In high income countries with well-developed systems for professional registration, licencing and CPDs, the additional competencies may be defined in terms of credit points and a healthcare provider is required to accrue certain level of credit points before their licence is renewed in a set time interval. Same may not always be possible in low resource settings where organising a effective CPD programs may prove challenging. Often times in-service training happen as an opportunity arising from a vertical time bound program.

Through the “Making it Happen” programme, the Centre for Maternal and Newborn Health at Liverpool School of Tropical Medicine has supported short time competency based in-service training programmes for emergency obstetric & newborn care (EmOC) in 8 countries in sub-Saharan Africa and 2 countries in south-east Asia. Some participants exclaimed that the training was their first opportunity to attend a ‘skills and drills’ type of training since their graduation.

On several occasions, trainees who received the short term EmOC training demonstrated competency in skills that were not part of their in-service training, but which were badly needed at their workplace. This points towards a potential mismatch between pre-service training and skills need to provide care to the end user. What could explain the mismatch? At least two thoughts come to mind. Either pre-service curriculum is inappropriate, not based on current research or the actual teaching fall short of the required standard. 

A sound basic pre-service training is invaluable in inculcating basic professional concepts, knowledge and skills, that without which it would be difficult to implement CPDs. Thus efforts to continually improve pre-service training should be considered by stakeholders involved in both pre- and in-service training programs.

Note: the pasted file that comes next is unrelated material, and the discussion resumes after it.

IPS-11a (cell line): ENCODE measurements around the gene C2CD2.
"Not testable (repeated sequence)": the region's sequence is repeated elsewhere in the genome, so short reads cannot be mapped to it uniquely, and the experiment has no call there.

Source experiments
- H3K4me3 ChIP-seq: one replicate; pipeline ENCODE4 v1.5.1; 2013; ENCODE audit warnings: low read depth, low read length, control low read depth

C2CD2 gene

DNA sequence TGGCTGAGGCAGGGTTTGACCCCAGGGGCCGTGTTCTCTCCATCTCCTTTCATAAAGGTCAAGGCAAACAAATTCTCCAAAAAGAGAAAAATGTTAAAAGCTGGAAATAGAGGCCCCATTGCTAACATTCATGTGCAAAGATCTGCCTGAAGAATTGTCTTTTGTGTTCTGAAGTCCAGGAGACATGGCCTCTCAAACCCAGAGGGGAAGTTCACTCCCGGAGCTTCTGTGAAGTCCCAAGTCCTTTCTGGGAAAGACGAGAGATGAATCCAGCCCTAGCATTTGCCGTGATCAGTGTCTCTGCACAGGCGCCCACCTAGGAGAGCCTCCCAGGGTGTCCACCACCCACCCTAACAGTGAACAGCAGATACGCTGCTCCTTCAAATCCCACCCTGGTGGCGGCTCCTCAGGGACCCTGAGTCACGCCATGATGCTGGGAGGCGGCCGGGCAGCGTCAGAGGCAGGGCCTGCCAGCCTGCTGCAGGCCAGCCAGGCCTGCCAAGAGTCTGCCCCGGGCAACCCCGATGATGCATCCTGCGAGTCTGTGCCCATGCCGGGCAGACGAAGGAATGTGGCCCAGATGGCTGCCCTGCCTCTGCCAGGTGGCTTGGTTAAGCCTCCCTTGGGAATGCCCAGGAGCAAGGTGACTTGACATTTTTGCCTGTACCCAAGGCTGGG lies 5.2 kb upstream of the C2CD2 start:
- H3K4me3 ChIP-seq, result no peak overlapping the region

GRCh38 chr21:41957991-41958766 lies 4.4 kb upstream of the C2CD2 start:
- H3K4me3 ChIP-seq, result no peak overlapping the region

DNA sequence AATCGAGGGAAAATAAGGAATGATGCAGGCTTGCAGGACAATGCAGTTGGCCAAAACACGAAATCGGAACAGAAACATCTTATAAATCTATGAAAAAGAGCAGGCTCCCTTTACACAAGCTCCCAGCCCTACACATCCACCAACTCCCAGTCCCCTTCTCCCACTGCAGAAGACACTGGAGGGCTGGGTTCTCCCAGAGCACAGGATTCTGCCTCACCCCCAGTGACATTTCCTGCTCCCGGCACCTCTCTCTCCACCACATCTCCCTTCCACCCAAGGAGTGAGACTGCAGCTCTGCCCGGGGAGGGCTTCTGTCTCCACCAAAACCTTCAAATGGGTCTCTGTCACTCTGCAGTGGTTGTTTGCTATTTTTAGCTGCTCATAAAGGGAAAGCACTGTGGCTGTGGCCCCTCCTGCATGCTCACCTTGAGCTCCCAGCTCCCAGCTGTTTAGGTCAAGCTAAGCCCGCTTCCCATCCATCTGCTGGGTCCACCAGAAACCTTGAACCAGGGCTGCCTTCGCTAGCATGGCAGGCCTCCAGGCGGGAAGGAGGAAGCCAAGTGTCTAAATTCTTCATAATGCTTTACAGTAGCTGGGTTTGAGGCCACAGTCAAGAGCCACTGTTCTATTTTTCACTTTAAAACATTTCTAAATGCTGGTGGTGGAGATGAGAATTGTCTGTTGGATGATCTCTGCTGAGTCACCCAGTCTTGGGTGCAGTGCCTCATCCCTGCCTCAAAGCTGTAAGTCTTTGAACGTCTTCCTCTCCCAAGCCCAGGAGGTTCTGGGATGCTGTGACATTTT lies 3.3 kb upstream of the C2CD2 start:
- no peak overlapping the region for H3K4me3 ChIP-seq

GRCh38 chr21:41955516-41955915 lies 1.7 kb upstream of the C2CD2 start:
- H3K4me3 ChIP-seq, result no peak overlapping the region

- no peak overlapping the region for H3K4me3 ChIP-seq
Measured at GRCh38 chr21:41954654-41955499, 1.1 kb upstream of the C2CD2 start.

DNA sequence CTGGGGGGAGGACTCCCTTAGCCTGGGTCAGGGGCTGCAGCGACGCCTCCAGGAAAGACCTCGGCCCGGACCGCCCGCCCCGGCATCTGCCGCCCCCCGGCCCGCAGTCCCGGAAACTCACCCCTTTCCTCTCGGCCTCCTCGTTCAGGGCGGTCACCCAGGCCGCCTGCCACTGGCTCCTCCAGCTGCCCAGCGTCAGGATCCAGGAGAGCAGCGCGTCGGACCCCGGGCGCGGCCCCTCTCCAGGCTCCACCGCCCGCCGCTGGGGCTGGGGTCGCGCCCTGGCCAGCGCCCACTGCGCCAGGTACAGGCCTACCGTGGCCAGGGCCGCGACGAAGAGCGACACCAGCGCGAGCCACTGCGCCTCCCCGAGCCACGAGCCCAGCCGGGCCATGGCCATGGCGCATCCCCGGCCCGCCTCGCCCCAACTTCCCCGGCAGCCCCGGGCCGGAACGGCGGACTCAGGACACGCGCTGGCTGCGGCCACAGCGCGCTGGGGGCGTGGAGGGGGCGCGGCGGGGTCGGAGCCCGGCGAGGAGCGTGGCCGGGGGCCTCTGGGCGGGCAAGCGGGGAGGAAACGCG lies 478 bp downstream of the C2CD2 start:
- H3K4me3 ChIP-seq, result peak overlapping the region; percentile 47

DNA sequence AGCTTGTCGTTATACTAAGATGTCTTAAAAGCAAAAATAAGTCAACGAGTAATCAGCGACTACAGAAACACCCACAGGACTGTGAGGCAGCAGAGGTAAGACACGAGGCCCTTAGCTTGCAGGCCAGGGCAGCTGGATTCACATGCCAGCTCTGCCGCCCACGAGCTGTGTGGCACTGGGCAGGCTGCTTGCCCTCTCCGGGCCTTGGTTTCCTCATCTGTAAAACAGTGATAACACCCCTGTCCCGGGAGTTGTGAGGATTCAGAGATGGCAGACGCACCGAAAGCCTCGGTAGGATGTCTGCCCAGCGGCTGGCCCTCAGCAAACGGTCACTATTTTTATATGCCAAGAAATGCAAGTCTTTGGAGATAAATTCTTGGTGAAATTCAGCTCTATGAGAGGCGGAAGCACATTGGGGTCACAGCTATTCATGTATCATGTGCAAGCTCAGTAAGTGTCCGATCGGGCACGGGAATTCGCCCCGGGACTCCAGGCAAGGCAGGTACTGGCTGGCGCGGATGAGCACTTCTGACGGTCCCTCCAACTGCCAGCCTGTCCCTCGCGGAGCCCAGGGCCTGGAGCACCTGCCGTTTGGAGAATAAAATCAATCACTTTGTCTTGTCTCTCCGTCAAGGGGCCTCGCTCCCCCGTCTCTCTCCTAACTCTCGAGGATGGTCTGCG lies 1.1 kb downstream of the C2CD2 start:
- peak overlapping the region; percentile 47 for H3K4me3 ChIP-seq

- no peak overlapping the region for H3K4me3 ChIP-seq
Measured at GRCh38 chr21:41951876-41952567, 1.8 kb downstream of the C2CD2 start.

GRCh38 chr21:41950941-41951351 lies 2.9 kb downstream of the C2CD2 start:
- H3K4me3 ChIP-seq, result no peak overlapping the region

Pre-service training is usually quite even in coverage and the training environment is controlled, on the other hand, in-service training is usually patchy and liable to apt modifications based on prevailing conditions at work place. Compelling job responsibilities, restrictive policies and human resource shortage and the available training equipment etc can lead to inevitable modifications of in-service training. Also, whereas a national registration board or body sets minimal competencies to be achieved for pre-service training, in-service training is not always as regulated especially when training is part of a vertical programme.

It may therefore be important then to ask a question: How can experiences in implementing in-service training programmes help inform pre-service education programmes? If it happening already, how can the process be made more efficient and timely? Should in-service programs embrace strategies to improve pre-service training from the start?

Mselenge Mdegela is a Clinical Research Associate at the Centre for Maternal and Newborn Health, Liverpool School of Tropical Medicine. He is involved in designing, implementing and evaluating sexual and reproductive health teaching programs at LSTM and overseas. He is part of the EMOC team which provide technical assistance for implementing EMOC programs in low resource settings and a PhD student in the area of Human Resource for Health.